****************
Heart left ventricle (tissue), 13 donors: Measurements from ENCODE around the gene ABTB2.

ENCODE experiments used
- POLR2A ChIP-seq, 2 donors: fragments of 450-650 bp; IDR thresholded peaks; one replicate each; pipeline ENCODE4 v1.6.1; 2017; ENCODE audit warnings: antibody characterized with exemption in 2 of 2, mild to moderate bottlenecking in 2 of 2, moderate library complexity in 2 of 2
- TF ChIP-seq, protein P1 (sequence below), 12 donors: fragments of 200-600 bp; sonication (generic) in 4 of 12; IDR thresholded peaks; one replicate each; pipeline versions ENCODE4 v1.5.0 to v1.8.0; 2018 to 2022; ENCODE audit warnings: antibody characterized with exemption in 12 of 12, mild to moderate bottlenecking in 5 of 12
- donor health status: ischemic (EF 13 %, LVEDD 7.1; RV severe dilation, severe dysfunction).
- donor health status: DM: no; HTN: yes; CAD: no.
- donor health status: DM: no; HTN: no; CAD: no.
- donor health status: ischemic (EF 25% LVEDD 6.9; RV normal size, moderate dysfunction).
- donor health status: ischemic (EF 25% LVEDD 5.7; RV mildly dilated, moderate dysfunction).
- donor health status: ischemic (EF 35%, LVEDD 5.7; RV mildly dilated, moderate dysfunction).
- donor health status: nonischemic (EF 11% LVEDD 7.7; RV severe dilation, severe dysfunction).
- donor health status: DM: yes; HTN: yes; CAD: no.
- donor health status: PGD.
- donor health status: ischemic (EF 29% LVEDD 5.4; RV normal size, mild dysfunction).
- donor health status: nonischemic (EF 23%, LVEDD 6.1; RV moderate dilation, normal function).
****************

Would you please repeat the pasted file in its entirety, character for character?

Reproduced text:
Heart left ventricle (tissue), 13 donors: Measurements from ENCODE around the gene ABTB2.

ENCODE experiments used
- POLR2A ChIP-seq, 2 donors: fragments of 450-650 bp; IDR thresholded peaks; one replicate each; pipeline ENCODE4 v1.6.1; 2017; ENCODE audit warnings: antibody characterized with exemption in 2 of 2, mild to moderate bottlenecking in 2 of 2, moderate library complexity in 2 of 2
- TF ChIP-seq, protein P1 (sequence below), 12 donors: fragments of 200-600 bp; sonication (generic) in 4 of 12; IDR thresholded peaks; one replicate each; pipeline versions ENCODE4 v1.5.0 to v1.8.0; 2018 to 2022; ENCODE audit warnings: antibody characterized with exemption in 12 of 12, mild to moderate bottlenecking in 5 of 12
- donor health status: ischemic (EF 13 %, LVEDD 7.1; RV severe dilation, severe dysfunction).
- donor health status: DM: no; HTN: yes; CAD: no.
- donor health status: DM: no; HTN: no; CAD: no.
- donor health status: ischemic (EF 25% LVEDD 6.9; RV normal size, moderate dysfunction).
- donor health status: ischemic (EF 25% LVEDD 5.7; RV mildly dilated, moderate dysfunction).
- donor health status: ischemic (EF 35%, LVEDD 5.7; RV mildly dilated, moderate dysfunction).
- donor health status: nonischemic (EF 11% LVEDD 7.7; RV severe dilation, severe dysfunction).
- donor health status: DM: yes; HTN: yes; CAD: no.
- donor health status: PGD.
- donor health status: ischemic (EF 29% LVEDD 5.4; RV normal size, mild dysfunction).
- donor health status: nonischemic (EF 23%, LVEDD 6.1; RV moderate dilation, normal function).